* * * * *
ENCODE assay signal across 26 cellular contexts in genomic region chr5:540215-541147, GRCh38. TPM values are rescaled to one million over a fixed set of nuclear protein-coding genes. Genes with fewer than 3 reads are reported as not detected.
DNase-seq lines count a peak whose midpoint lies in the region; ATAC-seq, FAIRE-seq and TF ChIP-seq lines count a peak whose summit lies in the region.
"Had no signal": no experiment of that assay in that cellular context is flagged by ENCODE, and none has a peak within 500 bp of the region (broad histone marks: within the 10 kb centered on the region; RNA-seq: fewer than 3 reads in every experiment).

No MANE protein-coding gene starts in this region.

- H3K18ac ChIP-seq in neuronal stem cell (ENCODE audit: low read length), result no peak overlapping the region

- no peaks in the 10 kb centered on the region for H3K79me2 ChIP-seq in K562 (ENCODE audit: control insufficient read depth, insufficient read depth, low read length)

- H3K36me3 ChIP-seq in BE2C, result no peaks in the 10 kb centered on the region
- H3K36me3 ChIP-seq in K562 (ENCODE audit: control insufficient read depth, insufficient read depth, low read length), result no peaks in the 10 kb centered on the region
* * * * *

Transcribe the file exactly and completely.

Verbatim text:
ENCODE assay signal across 26 cellular contexts in genomic region chr5:540215-541147, GRCh38. TPM values are rescaled to one million over a fixed set of nuclear protein-coding genes. Genes with fewer than 3 reads are reported as not detected.
DNase-seq lines count a peak whose midpoint lies in the region; ATAC-seq, FAIRE-seq and TF ChIP-seq lines count a peak whose summit lies in the region.
"Had no signal": no experiment of that assay in that cellular context is flagged by ENCODE, and none has a peak within 500 bp of the region (broad histone marks: within the 10 kb centered on the region; RNA-seq: fewer than 3 reads in every experiment).

No MANE protein-coding gene starts in this region.

- H3K18ac ChIP-seq in neuronal stem cell (ENCODE audit: low read length), result no peak overlapping the region

- no peaks in the 10 kb centered on the region for H3K79me2 ChIP-seq in K562 (ENCODE audit: control insufficient read depth, insufficient read depth, low read length)

- H3K36me3 ChIP-seq in BE2C, result no peaks in the 10 kb centered on the region
- H3K36me3 ChIP-seq in K562 (ENCODE audit: control insufficient read depth, insufficient read depth, low read length), result no peaks in the 10 kb centered on the region